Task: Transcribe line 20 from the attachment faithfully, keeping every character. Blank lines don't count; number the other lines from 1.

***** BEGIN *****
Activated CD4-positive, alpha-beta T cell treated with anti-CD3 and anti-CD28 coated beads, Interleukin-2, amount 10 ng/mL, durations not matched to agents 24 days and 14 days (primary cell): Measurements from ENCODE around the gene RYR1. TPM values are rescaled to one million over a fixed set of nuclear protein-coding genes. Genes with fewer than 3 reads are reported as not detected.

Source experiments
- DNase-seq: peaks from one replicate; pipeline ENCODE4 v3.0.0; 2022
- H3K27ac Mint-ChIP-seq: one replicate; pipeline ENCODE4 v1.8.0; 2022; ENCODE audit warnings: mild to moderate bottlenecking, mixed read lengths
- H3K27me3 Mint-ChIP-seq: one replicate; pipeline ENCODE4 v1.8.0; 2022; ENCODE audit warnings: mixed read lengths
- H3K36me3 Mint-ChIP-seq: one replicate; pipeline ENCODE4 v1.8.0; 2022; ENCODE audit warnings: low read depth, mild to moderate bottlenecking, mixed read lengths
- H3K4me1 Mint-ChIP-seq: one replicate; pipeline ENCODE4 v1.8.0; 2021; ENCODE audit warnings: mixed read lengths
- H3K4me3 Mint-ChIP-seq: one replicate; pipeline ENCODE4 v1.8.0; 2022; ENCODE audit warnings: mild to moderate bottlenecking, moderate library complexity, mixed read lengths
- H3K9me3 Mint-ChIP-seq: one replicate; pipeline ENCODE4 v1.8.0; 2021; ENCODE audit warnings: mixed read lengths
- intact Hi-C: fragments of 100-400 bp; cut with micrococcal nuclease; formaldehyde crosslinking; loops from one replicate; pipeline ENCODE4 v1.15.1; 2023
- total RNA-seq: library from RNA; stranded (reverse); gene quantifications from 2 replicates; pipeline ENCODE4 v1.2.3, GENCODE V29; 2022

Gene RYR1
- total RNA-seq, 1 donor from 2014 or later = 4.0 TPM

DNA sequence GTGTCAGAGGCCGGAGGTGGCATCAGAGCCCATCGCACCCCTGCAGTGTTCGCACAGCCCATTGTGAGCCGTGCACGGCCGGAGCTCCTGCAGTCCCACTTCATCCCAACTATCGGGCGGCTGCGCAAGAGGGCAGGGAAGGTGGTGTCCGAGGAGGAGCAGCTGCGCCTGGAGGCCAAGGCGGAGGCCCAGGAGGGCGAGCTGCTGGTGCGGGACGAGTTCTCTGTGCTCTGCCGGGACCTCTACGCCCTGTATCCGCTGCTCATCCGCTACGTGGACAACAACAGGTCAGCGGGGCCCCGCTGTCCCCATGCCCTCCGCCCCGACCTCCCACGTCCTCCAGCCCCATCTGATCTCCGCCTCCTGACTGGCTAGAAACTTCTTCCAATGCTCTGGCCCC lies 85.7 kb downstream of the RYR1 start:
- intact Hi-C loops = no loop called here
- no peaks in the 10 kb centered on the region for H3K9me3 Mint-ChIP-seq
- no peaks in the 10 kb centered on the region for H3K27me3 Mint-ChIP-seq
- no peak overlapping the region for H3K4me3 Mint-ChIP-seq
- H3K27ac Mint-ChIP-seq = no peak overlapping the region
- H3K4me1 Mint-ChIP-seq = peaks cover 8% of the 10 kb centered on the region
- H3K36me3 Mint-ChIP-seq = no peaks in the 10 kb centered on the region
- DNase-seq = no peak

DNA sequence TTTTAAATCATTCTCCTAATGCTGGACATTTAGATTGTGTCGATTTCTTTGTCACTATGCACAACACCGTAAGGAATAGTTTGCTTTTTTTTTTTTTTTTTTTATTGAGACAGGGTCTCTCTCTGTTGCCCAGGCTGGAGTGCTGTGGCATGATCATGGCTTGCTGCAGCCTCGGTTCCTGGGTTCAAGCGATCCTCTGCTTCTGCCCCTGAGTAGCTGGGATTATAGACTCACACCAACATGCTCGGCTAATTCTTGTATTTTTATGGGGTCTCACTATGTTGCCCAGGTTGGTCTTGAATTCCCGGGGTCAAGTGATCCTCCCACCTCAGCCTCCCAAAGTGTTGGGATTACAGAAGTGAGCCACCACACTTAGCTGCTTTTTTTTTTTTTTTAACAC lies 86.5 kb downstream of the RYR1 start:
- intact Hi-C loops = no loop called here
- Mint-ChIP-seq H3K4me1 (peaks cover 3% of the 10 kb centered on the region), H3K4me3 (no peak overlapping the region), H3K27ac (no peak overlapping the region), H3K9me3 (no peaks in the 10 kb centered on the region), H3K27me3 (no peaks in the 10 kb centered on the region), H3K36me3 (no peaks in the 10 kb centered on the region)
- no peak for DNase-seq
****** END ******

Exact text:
- H3K4me1 Mint-ChIP-seq = peaks cover 8% of the 10 kb centered on the region